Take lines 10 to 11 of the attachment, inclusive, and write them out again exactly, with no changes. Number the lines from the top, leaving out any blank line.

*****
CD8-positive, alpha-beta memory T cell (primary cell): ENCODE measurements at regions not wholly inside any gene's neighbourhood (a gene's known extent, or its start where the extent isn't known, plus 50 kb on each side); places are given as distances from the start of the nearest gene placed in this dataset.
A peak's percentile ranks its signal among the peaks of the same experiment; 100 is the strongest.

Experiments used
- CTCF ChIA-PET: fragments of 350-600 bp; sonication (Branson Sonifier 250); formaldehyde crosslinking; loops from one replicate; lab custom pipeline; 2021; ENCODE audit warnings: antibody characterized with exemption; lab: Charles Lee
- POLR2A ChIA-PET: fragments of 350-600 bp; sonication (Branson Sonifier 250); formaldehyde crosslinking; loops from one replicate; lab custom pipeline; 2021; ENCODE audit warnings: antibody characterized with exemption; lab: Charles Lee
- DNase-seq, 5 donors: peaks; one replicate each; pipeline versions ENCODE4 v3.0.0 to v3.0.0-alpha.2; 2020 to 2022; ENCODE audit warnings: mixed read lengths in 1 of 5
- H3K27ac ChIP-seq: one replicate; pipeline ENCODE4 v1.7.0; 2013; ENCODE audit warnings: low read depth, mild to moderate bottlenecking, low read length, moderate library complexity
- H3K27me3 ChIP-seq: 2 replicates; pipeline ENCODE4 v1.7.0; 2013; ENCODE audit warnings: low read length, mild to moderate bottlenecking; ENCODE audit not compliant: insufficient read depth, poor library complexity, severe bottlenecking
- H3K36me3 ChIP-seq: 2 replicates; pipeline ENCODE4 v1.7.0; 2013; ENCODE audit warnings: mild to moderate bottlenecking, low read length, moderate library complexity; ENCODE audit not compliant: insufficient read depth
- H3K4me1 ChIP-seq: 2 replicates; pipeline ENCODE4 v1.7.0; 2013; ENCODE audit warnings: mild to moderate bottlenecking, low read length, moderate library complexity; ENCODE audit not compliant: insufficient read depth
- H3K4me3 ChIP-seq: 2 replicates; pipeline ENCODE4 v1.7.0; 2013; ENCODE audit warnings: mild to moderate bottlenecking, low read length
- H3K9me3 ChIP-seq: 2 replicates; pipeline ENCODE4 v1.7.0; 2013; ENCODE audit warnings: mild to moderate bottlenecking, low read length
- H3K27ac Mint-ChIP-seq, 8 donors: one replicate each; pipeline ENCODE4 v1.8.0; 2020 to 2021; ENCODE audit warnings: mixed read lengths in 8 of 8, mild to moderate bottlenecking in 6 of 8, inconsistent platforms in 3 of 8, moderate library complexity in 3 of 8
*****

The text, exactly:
- H3K4me1 ChIP-seq: 2 replicates; pipeline ENCODE4 v1.7.0; 2013; ENCODE audit warnings: mild to moderate bottlenecking, low read length, moderate library complexity; ENCODE audit not compliant: insufficient read depth
- H3K4me3 ChIP-seq: 2 replicates; pipeline ENCODE4 v1.7.0; 2013; ENCODE audit warnings: mild to moderate bottlenecking, low read length